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Five people killed as mountain rescue helicopter crashes in French Alps

French investigators are seeking to ascertain the cause of the crash of a mountain rescue helicopter in the Alps that left five dead and the pilot fighting for his life.

Five people killed as mountain rescue helicopter crashes in French Alps
Illustration photo: AFP

The helicopter, an Airbus EC135 operated by a private firm, crashed Tuesday evening around the town of Bonvillard just outside Albertville, one of the main resorts in the French Alps.

The Préfet for the Savoie département, Pascal Bolot, said of the five passengers and pilot on board only the pilot had survived but was badly injured.

Despite difficult weather conditions with fog at the crash site 1,800 metres above sea level, he was evacuated to hospital.

Bolot said it was the pilot himself who had raised the alarm.

He added that an investigation has been opened by the prosecutor for Albertville but did not offer any explanation over how the crash happened.

French Interior Minister Gérald Darmanin is also due at the scene later on Wednesday. Investigators from France's Bureau of Enquiry and Analysis (BEA) agency for aviation are also set to arrive.

 

Two of those killed were members of the police unit responsible for mountain rescues – a captain aged 45 and a brigadier aged 39 – who were taking part in a training exercise, France's national police force said on its Twitter account.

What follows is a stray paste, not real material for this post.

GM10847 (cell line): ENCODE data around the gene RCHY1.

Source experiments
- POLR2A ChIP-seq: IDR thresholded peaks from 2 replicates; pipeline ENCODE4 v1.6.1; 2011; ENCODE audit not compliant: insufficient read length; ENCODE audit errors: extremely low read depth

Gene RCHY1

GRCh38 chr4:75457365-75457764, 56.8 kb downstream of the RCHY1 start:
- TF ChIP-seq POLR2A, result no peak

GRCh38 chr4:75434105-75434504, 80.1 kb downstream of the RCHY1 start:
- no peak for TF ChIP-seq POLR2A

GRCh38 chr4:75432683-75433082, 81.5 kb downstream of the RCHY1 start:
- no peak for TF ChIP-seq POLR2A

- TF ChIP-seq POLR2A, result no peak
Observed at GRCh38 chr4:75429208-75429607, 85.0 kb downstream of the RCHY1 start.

The other three killed were employees of the private firm that operated the helicopter and also employed the pilot.

 

“To save lives, they take all the risks,” President Emmanuel Macron said in a tweet, paying tribute to those killed and the pilot “fighting for his life”.

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POLICE

Two mountaineers killed and 9 injured in ice fall in Swiss mountains

A Frenchwoman and a Spaniard were killed and nine other mountaineers were injured on Friday in an ice fall in southwest Switzerland, police said following a rescue attempt involving several helicopters.

Two mountaineers killed and 9 injured in ice fall in Swiss mountains

Police received calls at 6.20 am reporting that mountaineers had been caught up in falling seracs — columns of glacial ice formed by crevasses — on the Grand Combin, a glacial massif near the Italian border in the Wallis region.

Seven helicopters with mountain rescue experts flew to the scene, finding 17 mountaineers split among several groups.

“Two people died at the scene of the accident,” Wallis police said in a statement. They were a 40-year-old Frenchwoman and a 65-year-old man from Spain.

Nine mountaineers were airlifted to hospitals in nearby Sion and in Lausanne. Two of them are seriously injured, police said.

Other mountaineers were evacuated by helicopter.

The regional public prosecutor has opened an investigation “to determine the circumstances of this event”, the police said.

The serac fall happened at an altitude of 3,400 metres in the Plateau de Dejeuner section along the Voie du Gardien ascent route.

The Grand Combin massif has three summits above 4,000 metres, the highest of which is the Combin de Grafeneire at 4,314 metres.

The police issued a note of caution about setting off on such high-altitude expeditions.

“When the zero-degree-Celsius isotherm is around 4,000 metres above sea level, it is better to be extra careful or not attempt the route if in doubt,” Wallis police said.

“The golden rule is to find out beforehand from the mountain guides about the chosen route and its current feasibility.”

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